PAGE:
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Bally Alley Astrocast

This podcast covers the Bally Arcade videogame console released in 1978. This system was also called the Astrocade and the Bally Professional Arcade.
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Now displaying: May, 2020
May 29, 2020

In episode #16 of the Bally Alley Astrocast, Kevin Bunch interviews Andy Guevara. The interview took place Saturday, May 16, 2020. Andy wrote three programs that were released on cartridge for the Bally Arcade/Astrocade. The first cartridge was Machine Language Manager (MLM), released by The Bit Fiddlers in 1982. L&M Software approached Andy due to his machine language skills and a collaboration got underway that produced Ms. Candyman and Sea Devil, which were both released on cartridge in 1983. Andy also wrote some additional software: Chicken and the Goldfish Demo were released on tape, while a few others were released as type-in programs. Mr. Guevara's used an Apple II Plus with a Z80 card which ran the CP/M operating system to write most of his software for the Bally Arcade/Astrocade.

Recurring Links 

Machine Language Manager (MLM)

  • Machine Language Manager (MLM) is a 2KB cartridge written by Andy Guevara in 1981 for the Bally Arcade/Astrocade. It was released by The Bit Fiddlers in late 1981/early 1982.
  • There is a series of four videos about the MLM. The episodes are called, "Part 1: Overview and Background," "Part 2: How to Use the MLM," "Part 3: Using MLM Example Programs," and "Part 4: Using MLM with the Astrocade MAME Emulation."

  • Machine Language Manager User's Manual - This manual explains how to program in machine language using the "MLM" cartridge. There is also plenty of information that explains how to program the Bally Arcade/Astrocade in general. The complete source code listing for the cartridge is included.
  • Machine Language Manager Programs - Digitally archived Bally Arcade/Astrocade programs that will load with the Machine Language Manager cartridge and the 300-BAUD tape interface.
  • Machine Language Manager - Source Code - This is the Z80 assembly source code the for MLM cartridge in ready to assemble format.

Sea Devil

  • Sea Devil is a 4K third party game. It was released in 1983 by L&M Software. This cartridge was written by Andy Guevara (of The Bit Fiddlers). You are the guardian of a 21st century undersea farm. Not only is this important to the survival of the people on earth, but the company you work for have risked millions on this venture. Zardos, the evil king of a distant planet, needs this food for himself. He has sent android divers with other sea creatures to steal this food. You must destroy the hoard of poachers as quickly as possible because each bit of food (the white abalone on the bottom) they get will cost you bonus score at the end of the screen. Beware, the poachers are releasing undersea mines to destroy you, avoid them by evasive action.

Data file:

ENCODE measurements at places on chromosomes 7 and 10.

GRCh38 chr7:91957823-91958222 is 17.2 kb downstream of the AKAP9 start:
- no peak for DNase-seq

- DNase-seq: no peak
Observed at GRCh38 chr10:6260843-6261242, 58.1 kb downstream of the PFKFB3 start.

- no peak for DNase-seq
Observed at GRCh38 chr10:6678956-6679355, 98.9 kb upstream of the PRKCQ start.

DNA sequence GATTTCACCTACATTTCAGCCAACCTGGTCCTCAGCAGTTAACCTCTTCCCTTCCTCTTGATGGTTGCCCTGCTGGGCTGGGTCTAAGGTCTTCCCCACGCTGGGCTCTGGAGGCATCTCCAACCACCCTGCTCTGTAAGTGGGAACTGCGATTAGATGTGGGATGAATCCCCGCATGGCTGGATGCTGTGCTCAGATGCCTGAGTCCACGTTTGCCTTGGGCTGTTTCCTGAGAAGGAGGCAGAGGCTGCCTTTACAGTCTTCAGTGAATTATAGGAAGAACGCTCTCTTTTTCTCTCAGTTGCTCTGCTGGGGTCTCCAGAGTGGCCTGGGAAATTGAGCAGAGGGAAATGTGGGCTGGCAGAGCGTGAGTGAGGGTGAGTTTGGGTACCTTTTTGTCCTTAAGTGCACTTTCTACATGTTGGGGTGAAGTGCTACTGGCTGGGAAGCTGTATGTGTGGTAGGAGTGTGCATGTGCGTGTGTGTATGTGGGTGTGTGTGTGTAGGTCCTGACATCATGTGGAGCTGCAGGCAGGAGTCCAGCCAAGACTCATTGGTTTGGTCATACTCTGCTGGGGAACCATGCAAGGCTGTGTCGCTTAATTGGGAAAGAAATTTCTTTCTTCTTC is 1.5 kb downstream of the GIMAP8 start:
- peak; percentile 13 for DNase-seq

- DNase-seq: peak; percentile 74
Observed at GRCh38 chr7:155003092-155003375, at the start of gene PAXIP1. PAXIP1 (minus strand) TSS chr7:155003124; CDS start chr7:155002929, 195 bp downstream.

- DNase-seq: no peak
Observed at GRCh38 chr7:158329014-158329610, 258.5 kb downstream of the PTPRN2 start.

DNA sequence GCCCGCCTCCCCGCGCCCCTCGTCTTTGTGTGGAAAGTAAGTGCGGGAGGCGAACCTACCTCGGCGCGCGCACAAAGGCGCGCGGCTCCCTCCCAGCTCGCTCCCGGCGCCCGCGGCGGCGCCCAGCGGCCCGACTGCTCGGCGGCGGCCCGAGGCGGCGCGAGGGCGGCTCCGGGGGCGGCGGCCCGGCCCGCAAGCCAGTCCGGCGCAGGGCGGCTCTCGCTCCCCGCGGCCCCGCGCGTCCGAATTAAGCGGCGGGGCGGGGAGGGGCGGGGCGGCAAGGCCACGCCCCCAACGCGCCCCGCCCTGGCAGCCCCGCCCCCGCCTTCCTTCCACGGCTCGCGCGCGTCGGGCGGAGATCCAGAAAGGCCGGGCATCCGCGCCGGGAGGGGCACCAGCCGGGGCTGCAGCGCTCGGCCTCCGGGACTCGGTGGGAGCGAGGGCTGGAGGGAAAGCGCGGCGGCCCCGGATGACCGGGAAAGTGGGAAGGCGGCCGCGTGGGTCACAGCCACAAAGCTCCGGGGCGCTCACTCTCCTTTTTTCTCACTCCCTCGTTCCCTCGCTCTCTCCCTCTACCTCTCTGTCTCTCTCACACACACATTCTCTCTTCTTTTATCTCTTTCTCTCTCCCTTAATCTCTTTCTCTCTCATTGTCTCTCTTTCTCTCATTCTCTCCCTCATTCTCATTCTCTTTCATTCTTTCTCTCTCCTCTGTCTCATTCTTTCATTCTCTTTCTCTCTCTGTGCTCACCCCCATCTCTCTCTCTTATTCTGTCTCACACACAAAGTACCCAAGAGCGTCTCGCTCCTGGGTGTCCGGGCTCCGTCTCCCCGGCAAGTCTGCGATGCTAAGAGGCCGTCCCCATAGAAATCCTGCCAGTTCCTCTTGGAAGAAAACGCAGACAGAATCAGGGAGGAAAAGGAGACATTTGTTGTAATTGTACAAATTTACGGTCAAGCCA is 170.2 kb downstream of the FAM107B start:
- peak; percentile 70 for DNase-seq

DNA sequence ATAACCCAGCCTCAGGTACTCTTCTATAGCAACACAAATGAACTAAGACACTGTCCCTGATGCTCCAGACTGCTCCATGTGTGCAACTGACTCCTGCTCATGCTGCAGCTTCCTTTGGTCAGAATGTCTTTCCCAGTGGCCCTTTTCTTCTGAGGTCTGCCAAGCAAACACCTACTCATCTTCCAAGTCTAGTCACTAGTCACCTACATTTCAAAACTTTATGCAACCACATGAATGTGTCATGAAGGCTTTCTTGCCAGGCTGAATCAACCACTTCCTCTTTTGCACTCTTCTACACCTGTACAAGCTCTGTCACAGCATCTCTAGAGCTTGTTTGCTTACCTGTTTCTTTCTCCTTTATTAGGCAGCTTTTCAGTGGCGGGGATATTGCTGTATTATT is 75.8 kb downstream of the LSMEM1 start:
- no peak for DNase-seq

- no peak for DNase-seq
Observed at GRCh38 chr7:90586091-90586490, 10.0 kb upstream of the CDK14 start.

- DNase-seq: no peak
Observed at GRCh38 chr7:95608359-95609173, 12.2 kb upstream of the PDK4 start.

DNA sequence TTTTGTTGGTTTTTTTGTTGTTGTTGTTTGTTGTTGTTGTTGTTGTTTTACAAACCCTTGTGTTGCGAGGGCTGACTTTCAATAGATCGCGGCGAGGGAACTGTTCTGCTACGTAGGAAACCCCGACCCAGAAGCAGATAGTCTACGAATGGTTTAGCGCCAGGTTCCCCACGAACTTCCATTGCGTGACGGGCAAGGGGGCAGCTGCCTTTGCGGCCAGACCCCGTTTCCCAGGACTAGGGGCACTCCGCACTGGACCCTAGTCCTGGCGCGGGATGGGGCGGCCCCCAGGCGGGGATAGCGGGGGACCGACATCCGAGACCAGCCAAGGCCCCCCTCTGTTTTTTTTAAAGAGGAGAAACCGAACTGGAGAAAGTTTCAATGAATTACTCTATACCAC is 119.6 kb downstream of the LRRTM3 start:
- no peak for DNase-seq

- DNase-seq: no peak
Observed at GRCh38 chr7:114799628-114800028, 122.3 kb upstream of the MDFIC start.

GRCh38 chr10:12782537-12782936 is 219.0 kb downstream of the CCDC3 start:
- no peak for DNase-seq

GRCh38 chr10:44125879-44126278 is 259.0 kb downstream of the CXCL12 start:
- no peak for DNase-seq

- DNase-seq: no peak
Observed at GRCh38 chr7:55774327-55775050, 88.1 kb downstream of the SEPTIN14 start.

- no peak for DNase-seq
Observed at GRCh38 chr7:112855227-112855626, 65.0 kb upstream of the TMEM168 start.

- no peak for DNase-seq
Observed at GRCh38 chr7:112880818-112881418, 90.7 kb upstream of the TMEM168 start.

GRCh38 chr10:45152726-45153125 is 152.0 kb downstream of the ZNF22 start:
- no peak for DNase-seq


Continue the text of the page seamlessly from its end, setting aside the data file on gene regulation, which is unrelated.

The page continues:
Ms. Candyman

  • Ms. Candyman is a 4K cartridge released by L&M Software in 1983. It was programmed by Andy Guevara. Ms. Candyman is the sequel to 1983's Candy Man, which was released on tape. This is the description of the game from an advertisement: "Real arcade action with joysticks, 1 or 2 players and 3 levels of difficulty. More than 20 screens, each faster than the one before. Full screen display in exquisite detail. Ms. Candyman must pick up all of the lifesavers as quickly as possible while avoiding contact with the Ghosts & Goblins. During the first half of a screen the Ghosts or Goblins will try to catch you. During the 2nd half of a screen the Ghosts or Goblins will take up protective positions to keep you away from the life savers. Each contact costs Ms. Candyman one life and she will nose-dive head first off the bottom of the play field. A wrecker or ambulance will carry her off."

  • Candy Man is the prequel to Ms. Candyman by L&M Software. It was released on tape. It loads via the Astrovision release of Bally BASIC (usually called "AstroBASIC"). The game was written by Bill Loos and Greg Miller, who make up L&M Software. It's unclear to me how much of this game is written in BASIC, but by the speed of this game, my guess is that it relies heavily on machine language subroutines built into the Bally's 8K on-board system ROM. Andy didn't directly work on Candy Man, but the programmers of the game might have used his machine language routines in the game.